In 1999, a trio of cinematic mindfucks—The Thirteenth Floor, eXistenZ, and, of course, The Matrix—came out, all illustrating the possibility of unreal realities and thus fulfilling condition (1). Four years later, in 2003, (2) was satisfied when the Oxford philosopher Nick Bostrom concluded in a much-cited paper titled “Are You Living in a Computer Simulation?” that, heavens to bitsy, you very possibly are. It’s simple probabilities: Given that the only society we know of—ours—is in the process of simulating itself, through video games and virtual reality and whatnot, it seems likely that any technological society would do the same. It could very well be simulations all the way down.
As for the arrival of (3), the real-world proof of such a thing, it depends on who you ask. For many liberals, it was the unimaginable election, in 2016, of Donald Trump. For The New Yorker, it was, rather fogeyishly, the 2017 Academy Awards, when Moonlight oops’d its way to Best Picture. For most others, it was the Covid-19 pandemic, whose utter ludicrousness, pointlessness, Zoominess, and neverendingness couldn’t help but undermine, at a breathtaking scale, any reasonable belief in the stability of our reality.
So, nowadays, the result on the ground is that simulation theorists are a digitized dime a dozen. Elon Musk is their fearless leader, but just below him are eager beavers like Neil deGrasse Tyson, lending something like scientific credibility to Musk’s Bostrom-bolstered claim that “the odds that we are in base reality”—the unsimulated original world—are “one in billions.” In a way, it’s like 1999 all over again: Last year, three more movies about dudes who realize the world they live in isn’t real—Bliss, Free Guy, and Matrix 4—came out. Only difference now is, lots of regular guys (and it’s almost always guys) in “real life” believe the same thing. You can meet a bunch of them in the documentary A Glitch in the Matrix, which also came out last year. Or you can just poll some randos on the street. A few months ago, one of the regulars at my local coffee shop, known for overstaying his welcome, excitedly explained to me that each simulation has rules, and the rule for ours is that its beings—meaning us—are primarily motivated by fear. Awesome.
If that weren’t enough, this past January, the Australian technophilosopher David Chalmers published a book called Reality+: Virtual Worlds and the Problems of Philosophy, the central argument of which is, yes indeed: We live in a simulation. Or, more accurately, we can’t know, statistically speaking, that we don’t live in a simulation—philosophers being particularly prone to the plausible deniability of a double negative. Chalmers isn’t some rando, either. He’s probably the closest thing to a rock star the field of philosophy has, a respected mind, a TED talker (is that a leather jacket?), and a coiner of phrases non-philosophers might even know, like “the hard problem of consciousness” or, to explain why your iPhone feels like such a part of you, the “extended mind.” And his new book, despite its terrible title, is far and away the most credible articulation of simulation theory to date, 500 pages of immaculately worked-through philosophical positions and propositions, rendered in clean, if rarely shiny, prose.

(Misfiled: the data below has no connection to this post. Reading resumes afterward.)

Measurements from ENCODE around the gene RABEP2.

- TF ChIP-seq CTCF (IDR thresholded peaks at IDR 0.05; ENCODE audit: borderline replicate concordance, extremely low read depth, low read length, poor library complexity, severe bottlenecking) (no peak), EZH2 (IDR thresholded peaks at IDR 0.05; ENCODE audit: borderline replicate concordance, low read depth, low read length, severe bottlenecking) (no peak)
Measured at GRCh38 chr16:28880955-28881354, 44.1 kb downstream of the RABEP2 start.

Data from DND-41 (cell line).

Chalmers seems to think his timing couldn’t be better. Thanks to the pandemic, he writes in the intro, our lives are already pretty virtual. So it’s not hard to imagine them only getting more virtual, as time goes on and Facebook/Meta metastasizes, until—within a century, Chalmers predicts—VR worlds will be indistinguishable from the real one. Except he wouldn’t quite phrase it that way. For Chalmers, VR worlds will be—are—just as “real” as any world, including this one. Which might, itself, be virtually simulated, so what’s the difference? One way he attempts to convince you of this is by appealing to your understanding of reality. Picture a tree, he says. It seems solid, very there, very present, but as any physicist will tell you, at the subatomic level, it’s mostly empty space. It’s barely there at all. “Few people think that the mere fact that trees are grounded in quantum processes makes them less real,” Chalmers writes. “I think that being digital is just like being quantum mechanical here.”